Idaho is having a hard time letting go of Reefer Madness. Despite being bordered by four states with legal medical cannabis, Idaho’s prohibition is so complete that it crushes the hopes of kids suffering from epileptic seizures.
In Idaho, a bill to allow people like Josh Phillips to access CBD oil was passed by the state legislature in 2015, only to be defeated by a group of powerful special interests—including cops, prosecutors, and pharmaceutical companies—with direct access to policy makers in Boise. Emails obtained by Reason reveal a behind-the-scenes effort organized by the state’s Office of Drug Policy to derail the CBD legislation and, after it passed against the wishes of Gov. Butch Otter and his administration, to use executive authority to replace the bill with an alternative treatment program that has done nothing to help Josh Phillips or many other Idahoans suffering from seizures.
The story begins with 19-year-old Josh Phillips, a wrestling enthusiast whose seizures prevented him from getting a chance at the state championship, and continue to put up roadblocks to a normal life. He is among the one-third of patients with intractable epilepsy, meaning pharmaceutical medications cannot control his seizures. He even went through brain surgery.
Now Josh wants to use cannabidiol (CBD) oil, a cannabis extract that is showing incredible results in stopping epileptic seizures. CBD, which does not cause a high, is available in pure, regulated forms in other states such as Colorado. But in Idaho Josh must become a criminal to use this miraculous substance.
The rapid expansion of medical cannabis research is continually showing that, in many cases, CBD oil is the only effective treatment for stopping seizures where all other drugs fail. The recent American Epilepsy Society conference hailed it as the most promising treatment.
Dozens, if not hundreds, of videos exist of parents stopping their child’s seizure with CBD oil treatment, including a new nasal spray that consistently stops grand mal seizures within 20 seconds. There are countless stories of families moving to Colorado or another cannabis-friendly state so they can ease their child’s suffering with pure products from reputable manufacturers.
In the face of this indisputable evidence, 28 states have legalized medical cannabis, even socially conservative ones such as Utah. Idaho remains a holdout, and the forces perpetuating the injustice of prohibition are being exposed in all their ruthless ways.
What makes this story all the more infuriating is that Governor Clement Leroy “Butch” Otter is a former outspoken advocate for cannabis legalization, even saying:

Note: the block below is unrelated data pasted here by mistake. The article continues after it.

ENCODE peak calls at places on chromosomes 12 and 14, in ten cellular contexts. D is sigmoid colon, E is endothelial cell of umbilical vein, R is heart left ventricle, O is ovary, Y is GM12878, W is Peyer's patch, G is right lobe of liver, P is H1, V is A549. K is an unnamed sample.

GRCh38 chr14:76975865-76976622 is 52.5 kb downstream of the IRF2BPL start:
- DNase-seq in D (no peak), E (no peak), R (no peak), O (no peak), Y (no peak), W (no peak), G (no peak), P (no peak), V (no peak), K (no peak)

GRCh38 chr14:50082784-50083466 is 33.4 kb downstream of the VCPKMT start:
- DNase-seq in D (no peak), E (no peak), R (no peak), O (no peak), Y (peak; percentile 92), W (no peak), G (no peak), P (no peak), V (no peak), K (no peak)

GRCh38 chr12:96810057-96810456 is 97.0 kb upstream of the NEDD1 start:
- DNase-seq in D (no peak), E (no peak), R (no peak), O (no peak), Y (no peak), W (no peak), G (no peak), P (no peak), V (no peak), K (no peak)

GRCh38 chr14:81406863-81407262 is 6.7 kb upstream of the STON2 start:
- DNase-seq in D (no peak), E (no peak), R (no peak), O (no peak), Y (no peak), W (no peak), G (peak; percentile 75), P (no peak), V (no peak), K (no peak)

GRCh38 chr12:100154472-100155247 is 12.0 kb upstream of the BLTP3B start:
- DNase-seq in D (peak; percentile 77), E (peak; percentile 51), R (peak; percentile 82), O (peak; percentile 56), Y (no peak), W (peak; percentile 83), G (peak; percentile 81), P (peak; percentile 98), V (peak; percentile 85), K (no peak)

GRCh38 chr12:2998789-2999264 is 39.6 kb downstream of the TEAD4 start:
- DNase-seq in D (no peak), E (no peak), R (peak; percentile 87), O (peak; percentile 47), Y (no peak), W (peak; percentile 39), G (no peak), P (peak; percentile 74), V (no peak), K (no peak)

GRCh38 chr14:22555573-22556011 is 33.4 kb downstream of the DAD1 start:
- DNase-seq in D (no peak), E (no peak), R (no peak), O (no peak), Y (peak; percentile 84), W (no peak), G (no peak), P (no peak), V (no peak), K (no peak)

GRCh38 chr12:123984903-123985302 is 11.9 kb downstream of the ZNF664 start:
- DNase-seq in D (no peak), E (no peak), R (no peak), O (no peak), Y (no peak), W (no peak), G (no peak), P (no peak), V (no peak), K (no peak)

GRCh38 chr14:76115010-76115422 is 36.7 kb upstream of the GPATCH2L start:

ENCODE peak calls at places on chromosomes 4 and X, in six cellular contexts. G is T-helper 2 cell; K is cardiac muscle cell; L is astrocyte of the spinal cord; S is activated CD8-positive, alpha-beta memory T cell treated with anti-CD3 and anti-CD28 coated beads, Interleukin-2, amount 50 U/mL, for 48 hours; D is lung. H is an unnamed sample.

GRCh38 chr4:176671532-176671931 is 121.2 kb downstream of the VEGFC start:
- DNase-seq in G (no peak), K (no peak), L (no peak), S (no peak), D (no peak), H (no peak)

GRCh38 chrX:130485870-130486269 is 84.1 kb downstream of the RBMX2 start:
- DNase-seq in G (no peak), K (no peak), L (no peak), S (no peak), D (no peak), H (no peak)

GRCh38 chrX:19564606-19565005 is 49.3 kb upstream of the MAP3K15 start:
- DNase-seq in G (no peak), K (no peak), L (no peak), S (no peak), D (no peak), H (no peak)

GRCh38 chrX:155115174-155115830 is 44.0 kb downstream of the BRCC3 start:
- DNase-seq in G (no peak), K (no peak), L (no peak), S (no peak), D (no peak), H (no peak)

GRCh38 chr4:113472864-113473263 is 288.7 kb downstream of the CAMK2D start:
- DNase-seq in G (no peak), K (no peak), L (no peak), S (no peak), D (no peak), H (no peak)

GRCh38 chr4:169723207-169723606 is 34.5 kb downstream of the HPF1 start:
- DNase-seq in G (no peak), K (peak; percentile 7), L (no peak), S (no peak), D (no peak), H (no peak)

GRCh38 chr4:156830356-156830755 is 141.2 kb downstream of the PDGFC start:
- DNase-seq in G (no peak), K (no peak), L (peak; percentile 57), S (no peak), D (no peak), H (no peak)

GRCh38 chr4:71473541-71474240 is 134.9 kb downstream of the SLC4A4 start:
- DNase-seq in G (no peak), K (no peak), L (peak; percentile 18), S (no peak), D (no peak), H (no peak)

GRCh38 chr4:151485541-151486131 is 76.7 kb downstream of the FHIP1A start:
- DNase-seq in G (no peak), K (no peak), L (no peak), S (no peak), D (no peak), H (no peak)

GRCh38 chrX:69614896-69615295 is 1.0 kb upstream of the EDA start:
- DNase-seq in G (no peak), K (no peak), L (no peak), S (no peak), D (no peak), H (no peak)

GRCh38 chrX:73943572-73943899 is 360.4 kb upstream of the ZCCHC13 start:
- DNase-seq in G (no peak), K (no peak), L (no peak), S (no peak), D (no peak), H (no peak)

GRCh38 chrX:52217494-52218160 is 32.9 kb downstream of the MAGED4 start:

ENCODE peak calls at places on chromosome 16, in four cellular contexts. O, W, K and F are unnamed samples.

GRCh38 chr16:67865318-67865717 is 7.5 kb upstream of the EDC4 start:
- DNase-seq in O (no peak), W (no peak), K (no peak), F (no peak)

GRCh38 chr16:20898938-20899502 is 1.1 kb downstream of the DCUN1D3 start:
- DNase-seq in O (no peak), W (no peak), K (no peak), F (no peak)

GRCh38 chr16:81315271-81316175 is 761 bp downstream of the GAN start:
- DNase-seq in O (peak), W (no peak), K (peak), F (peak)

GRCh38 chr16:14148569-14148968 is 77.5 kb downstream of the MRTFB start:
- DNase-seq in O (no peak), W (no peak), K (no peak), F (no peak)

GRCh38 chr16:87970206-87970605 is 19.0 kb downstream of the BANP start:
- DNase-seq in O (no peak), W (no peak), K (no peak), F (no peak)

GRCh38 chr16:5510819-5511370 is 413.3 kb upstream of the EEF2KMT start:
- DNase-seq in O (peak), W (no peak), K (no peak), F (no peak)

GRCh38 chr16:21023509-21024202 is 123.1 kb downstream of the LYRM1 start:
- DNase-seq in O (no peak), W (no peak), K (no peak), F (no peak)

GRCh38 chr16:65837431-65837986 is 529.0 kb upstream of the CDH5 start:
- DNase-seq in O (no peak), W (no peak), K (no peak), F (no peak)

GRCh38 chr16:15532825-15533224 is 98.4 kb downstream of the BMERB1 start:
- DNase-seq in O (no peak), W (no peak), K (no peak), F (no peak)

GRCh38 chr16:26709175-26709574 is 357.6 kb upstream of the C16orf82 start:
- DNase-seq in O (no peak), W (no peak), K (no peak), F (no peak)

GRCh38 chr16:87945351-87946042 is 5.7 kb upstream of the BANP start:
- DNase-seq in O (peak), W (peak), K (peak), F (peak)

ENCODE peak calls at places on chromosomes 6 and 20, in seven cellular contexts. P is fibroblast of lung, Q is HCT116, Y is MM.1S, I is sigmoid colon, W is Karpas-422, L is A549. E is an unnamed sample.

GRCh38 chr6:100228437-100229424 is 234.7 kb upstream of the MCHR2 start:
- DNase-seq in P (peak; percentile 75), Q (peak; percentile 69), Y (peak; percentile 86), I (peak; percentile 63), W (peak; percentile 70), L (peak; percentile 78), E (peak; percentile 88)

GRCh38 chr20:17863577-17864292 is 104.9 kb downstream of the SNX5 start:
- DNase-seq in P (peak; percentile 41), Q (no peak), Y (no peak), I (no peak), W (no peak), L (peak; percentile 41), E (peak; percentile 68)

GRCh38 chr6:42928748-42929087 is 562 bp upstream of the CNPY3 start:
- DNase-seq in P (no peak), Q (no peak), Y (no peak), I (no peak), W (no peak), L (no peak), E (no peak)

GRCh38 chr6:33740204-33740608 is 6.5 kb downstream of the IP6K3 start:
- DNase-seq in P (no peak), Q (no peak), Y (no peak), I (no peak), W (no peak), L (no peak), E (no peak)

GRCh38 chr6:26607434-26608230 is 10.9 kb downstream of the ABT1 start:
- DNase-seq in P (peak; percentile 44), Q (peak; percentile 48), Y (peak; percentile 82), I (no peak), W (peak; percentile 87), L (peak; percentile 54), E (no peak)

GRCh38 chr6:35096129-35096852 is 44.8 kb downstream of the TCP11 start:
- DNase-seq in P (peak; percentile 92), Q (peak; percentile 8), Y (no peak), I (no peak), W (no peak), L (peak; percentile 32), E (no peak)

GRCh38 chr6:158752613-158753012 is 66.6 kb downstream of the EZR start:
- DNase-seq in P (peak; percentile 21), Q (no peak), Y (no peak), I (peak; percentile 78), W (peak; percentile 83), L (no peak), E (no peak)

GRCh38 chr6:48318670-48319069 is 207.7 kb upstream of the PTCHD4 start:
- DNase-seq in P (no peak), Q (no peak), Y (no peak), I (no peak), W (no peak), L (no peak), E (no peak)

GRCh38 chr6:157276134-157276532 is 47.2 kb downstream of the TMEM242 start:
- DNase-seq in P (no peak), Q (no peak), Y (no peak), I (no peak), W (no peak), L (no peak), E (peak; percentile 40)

If a person, of his own free will, wants to use marijuana, I question whether the government has any propriety in telling him he can’t.
As recently as 2006, Otter reaffirmed this position, saying: “Some of these people, the only way they can get relief is by smoking marijuana.”
But assuming the role of Idaho Governor seems to have changed his values. Moneyed interests, rather than commitment to freedom, now guide Otter’s hand. Instead of making history in Idaho, he abused the power of the executive to protect the profits of cops and Big Pharma.
“I don’t know what more I or senior members of my administration could have done to help legislators understand our strong opposition to this legislation,” Otter wrote in his veto message. “Both the House and Senate were told by the Office of Drug Policy, the Department of Public Welfare, and the Idaho State Police—as well as prosecutors and local law enforcement officers throughout Idaho—that there were too many questions and problems and too few answers and solutions in this bill to let it become law.”
The bill would have been among the most restrictive in the country, only allowing physicians to prescribe CBD extract to patients with intractable epilepsy that don’t respond to Pharma medications.
Even such a minuscule amount of freedom is too much for Idaho law enforcement, who see only threats to their power and profits. Civil asset forfeiture, or Policing for Profit, is an insidious abuse of power where innocent people have their cash and property stolen by cops with often made-up suspicions of illicit drug use.
The Institute for Justice gives Idaho a D- grade for its rampant, unchecked policing for profit. The state can retain up to 100 percent of the proceeds, innocent people must undergo court and attorney fees to get their property back, and there is very little transparency. Idaho cops don’t even have to report how much they take, how they take it or why.